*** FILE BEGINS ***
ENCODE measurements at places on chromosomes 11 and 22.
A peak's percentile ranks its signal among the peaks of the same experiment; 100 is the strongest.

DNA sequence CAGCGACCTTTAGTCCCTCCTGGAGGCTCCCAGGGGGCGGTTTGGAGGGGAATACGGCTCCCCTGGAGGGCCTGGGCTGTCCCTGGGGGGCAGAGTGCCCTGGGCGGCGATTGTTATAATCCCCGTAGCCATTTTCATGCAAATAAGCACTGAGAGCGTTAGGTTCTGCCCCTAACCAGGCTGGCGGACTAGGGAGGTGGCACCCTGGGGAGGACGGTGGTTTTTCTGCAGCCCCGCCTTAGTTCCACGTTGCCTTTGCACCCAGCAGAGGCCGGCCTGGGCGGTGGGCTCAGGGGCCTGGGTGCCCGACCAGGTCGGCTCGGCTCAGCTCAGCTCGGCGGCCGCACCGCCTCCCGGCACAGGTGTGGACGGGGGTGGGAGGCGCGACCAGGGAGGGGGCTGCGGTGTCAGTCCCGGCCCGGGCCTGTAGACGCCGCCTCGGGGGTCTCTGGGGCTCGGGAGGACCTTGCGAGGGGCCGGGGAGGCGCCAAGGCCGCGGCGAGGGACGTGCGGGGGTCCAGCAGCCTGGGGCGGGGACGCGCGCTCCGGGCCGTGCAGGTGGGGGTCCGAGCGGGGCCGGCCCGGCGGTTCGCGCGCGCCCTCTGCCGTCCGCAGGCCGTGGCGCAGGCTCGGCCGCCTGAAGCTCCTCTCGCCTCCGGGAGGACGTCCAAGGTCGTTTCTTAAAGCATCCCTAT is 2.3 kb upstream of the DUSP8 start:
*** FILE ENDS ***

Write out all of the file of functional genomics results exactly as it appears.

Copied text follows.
ENCODE measurements at places on chromosomes 11 and 22.
A peak's percentile ranks its signal among the peaks of the same experiment; 100 is the strongest.

DNA sequence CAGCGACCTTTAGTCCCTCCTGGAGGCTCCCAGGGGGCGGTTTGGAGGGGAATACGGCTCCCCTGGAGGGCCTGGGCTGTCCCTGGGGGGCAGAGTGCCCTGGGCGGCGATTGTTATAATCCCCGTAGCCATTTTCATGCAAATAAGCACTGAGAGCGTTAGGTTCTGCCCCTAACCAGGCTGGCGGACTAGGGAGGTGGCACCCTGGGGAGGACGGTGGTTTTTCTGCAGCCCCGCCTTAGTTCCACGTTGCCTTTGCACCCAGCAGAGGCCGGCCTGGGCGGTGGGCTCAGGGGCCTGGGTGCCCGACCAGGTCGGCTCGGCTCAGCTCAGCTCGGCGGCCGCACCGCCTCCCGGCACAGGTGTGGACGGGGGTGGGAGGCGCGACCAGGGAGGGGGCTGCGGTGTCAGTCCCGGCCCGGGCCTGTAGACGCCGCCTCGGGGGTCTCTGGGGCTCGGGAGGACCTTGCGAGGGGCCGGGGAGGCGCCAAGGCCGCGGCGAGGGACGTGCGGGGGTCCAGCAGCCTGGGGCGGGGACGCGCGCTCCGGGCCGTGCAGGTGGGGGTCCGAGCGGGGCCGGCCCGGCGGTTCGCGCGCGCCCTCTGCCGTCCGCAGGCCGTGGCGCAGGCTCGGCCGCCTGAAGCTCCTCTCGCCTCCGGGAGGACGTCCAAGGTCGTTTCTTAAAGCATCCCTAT is 2.3 kb upstream of the DUSP8 start: